Elena Poniatowska

“Inside the Actor’s Studio” is a television program I enjoy watching. The one hour interviews hosted by James Lipton are insightful and respectful. The celebrities on the show look like they want to be there, and they speak freely about their views on a wide variety of topics. Mr. Lipton asks ten questions at the end of every interview, and sometimes he also adds:

If you could sit down to dinner with anyone, who would that be, and why?

The names run the full gamut – Mahatma Gandhi, Abraham Lincoln, Elvis Presley, Katherine Hepburn – and so on. Admiration is usually the main reason for the actors’ choices.

Well, if I am ever asked that question, my choice will be Elena Poniatowska. Hands down.  And yes, admiration would definitely be one of my reasons for choosing her.

Elena was born in Paris, France on May 19, 1932. Her father was a Polish aristocrat; her mother’s family was among the elite who settled in Europe after the Mexican Revolution. When Elena was ten years old, World War II forced the family to flee from France. She moved to Mexico City with her mother and her brother.

E021She spoke French as a child and learned Spanish in Mexico. In her teens, she attended an American boarding school where she studied English. In 1953 she started working for Excélsior, a Mexico City daily. At first she was assigned the society columns, but she soon turned her attention to social and political issues – eventually she became the voice of those who have no voice. Her best known work is La Noche de Tlatelolco (the English translation is called Massacre in Mexico) It is an account of  the repression of the 1968 student protest movement in Mexico.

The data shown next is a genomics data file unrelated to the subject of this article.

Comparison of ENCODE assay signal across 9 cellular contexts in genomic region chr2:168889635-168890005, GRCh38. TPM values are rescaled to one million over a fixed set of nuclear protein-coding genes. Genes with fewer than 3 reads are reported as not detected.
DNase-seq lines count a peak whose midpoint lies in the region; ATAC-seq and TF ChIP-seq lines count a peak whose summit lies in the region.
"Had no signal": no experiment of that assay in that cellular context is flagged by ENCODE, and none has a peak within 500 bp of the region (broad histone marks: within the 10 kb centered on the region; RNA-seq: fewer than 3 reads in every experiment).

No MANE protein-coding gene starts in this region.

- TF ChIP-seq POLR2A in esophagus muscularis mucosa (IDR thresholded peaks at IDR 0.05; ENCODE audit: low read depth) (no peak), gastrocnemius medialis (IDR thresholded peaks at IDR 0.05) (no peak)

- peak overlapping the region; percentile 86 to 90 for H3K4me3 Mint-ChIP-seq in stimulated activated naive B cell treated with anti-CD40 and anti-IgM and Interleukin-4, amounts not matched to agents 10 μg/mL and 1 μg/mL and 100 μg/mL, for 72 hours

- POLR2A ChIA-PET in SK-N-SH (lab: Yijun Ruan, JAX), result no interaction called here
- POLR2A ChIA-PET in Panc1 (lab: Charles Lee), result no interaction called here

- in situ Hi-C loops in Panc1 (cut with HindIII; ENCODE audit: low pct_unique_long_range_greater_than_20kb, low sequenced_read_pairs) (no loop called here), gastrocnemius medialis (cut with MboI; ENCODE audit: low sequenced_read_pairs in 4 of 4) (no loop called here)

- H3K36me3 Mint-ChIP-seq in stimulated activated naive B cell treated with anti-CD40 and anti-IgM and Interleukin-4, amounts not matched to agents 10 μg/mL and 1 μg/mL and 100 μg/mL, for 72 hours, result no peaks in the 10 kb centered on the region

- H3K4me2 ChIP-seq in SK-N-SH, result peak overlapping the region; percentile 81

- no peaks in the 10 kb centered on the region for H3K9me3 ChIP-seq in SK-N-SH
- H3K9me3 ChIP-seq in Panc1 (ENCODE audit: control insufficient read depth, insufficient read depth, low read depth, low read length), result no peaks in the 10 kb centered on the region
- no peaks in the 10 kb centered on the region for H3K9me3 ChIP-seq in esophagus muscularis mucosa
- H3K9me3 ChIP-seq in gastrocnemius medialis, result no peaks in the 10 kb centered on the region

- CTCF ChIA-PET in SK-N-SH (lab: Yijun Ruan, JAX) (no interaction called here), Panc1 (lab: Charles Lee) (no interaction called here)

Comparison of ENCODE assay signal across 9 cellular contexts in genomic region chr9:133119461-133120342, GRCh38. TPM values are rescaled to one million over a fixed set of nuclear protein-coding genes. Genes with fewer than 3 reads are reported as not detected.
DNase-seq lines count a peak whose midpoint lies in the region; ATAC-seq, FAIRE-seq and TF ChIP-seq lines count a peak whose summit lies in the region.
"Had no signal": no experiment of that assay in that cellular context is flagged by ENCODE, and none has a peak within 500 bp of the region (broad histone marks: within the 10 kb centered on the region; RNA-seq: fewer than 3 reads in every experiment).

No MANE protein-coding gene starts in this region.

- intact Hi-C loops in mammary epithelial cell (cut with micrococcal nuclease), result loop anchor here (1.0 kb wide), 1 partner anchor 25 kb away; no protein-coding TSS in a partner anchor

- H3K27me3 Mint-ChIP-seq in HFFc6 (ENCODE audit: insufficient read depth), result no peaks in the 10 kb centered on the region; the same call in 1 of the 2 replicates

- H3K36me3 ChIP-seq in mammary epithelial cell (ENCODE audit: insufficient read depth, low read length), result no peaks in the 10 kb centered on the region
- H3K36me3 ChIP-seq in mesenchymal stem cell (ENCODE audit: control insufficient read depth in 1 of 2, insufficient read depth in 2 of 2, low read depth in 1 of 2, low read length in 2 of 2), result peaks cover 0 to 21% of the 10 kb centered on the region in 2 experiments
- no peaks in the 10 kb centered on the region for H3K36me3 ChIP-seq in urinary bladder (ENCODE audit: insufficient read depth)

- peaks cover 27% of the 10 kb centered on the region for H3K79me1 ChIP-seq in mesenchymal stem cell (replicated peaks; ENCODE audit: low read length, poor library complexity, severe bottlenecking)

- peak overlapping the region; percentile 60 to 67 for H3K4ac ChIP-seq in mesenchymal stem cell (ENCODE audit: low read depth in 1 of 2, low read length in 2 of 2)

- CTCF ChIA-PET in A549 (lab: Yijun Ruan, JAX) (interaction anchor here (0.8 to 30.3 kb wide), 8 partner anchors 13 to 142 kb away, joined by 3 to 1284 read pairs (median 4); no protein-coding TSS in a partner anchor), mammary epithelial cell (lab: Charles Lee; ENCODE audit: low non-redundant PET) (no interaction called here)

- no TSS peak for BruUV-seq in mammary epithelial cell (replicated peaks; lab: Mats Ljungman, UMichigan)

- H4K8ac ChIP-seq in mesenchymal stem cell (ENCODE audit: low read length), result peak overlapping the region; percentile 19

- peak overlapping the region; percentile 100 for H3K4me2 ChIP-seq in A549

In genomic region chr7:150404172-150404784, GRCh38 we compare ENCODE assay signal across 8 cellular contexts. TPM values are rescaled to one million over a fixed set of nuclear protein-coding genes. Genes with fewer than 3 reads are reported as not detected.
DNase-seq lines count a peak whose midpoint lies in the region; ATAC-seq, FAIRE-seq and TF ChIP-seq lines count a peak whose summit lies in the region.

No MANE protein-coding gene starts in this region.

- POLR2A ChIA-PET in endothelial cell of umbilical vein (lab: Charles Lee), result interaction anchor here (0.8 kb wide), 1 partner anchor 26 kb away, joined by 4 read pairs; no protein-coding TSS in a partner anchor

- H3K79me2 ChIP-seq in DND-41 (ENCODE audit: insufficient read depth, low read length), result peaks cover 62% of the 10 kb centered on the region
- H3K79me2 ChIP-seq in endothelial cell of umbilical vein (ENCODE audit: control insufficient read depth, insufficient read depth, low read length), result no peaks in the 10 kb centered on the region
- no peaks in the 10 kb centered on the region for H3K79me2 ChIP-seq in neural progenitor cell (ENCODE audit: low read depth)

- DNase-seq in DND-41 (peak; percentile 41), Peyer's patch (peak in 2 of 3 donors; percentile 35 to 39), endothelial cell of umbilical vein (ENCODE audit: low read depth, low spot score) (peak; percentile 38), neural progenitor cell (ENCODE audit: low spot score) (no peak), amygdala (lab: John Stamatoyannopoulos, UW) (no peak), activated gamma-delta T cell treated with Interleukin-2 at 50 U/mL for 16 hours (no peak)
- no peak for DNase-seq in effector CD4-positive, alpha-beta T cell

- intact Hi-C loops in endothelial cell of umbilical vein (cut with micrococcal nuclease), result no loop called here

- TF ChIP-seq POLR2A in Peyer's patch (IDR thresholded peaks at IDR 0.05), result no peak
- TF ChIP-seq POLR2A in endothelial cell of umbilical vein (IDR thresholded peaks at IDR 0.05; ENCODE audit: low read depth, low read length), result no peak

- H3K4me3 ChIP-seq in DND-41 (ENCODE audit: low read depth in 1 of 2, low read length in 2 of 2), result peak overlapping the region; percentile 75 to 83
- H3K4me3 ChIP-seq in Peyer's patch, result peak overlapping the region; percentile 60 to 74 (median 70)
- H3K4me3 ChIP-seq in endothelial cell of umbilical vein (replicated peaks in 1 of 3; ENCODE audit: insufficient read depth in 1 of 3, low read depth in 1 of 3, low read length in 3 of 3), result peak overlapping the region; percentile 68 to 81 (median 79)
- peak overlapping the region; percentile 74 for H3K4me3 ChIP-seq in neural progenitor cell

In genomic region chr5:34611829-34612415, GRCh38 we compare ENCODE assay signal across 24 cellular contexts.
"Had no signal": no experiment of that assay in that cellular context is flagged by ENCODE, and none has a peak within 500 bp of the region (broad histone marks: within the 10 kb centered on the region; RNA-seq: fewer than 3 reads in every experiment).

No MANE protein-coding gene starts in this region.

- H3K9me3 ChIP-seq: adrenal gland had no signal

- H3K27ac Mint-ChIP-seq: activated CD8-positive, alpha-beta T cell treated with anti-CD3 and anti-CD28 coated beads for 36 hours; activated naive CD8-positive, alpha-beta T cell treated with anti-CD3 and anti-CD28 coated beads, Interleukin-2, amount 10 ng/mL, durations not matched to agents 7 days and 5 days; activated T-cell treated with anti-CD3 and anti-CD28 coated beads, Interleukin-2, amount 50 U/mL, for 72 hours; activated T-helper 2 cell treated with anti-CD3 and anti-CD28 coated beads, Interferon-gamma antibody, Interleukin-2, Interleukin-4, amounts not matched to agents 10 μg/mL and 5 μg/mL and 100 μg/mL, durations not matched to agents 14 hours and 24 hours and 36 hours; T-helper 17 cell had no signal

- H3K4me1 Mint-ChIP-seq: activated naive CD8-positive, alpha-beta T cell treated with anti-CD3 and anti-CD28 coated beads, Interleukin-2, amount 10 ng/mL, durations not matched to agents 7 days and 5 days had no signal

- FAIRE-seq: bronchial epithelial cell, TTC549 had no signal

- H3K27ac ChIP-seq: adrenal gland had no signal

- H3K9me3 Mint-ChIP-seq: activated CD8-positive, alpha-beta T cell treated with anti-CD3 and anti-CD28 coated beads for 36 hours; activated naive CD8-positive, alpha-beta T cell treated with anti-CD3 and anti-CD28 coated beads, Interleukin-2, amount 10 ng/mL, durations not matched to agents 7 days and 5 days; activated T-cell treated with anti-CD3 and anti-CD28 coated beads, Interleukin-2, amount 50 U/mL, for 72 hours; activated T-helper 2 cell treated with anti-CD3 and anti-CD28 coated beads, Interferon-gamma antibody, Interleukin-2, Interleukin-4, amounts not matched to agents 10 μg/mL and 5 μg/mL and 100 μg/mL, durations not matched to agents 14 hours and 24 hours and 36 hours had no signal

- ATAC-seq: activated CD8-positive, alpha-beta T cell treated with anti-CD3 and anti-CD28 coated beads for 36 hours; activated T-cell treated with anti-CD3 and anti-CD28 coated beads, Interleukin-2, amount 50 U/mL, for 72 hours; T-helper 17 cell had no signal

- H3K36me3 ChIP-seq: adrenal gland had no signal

Dos Veces UnicaThe recipient of numerous honorary doctorates from universities in Mexico and abroad, she has been awarded every major decoration for literature, including Spain’s Premio Cervantes.  She is considered to be “Mexico’s grande dame of letters” and at 83, she is still actively writing. Dos Veces Única, her latest biography about the life of Lupe Marín (Diego Rivera’s wife before Frida Kahlo) has just been released. She autographed a copy for me last night, and when I asked her how many books she has written, she said, “close to fifty.” As well, she has thousands of articles, reviews and interviews to her credit. The sheer volume of work is amazing – that it is of such high caliber is mind-blowing.

Michael Schuessler's best known book, Peregrina
Michael Schuessler’s best known book, Peregrina

Last evening, my wish came true. My friend Michael Schuessler and I were invited to dinner at Elena’s home. We were joined by her son and three of her grandchildren. It is easy to see that Elena’s family is her greatest joy. The children had passed the afternoon with her, looking through her “treasure boxes”. I was reminded of times with my own grandmother, and later, with my Aunt Gisele. How I loved hearing the stories behind the keepsakes.

Michael Schuessler is a well known author too. He has just returned from Turkey and he brought our hostess a silk and velvet shawl. She put it around her shoulders right away and commented on how elegant it would look with a black velvet skirt she owns. She leaned closer to me. “I love the gifts that Michael brings me,” she said.

E002If possible, Elena Poniatowska’s persona is even more extraordinary than her work. Despite her fame, she remains unaffected, kind and thoughtful – with everyone. When I gave her a copy of my book, CIRCLES, she congratulated me and looked at every page. She complemented my illustrations and the design of the book. She told me she would begin reading that very night!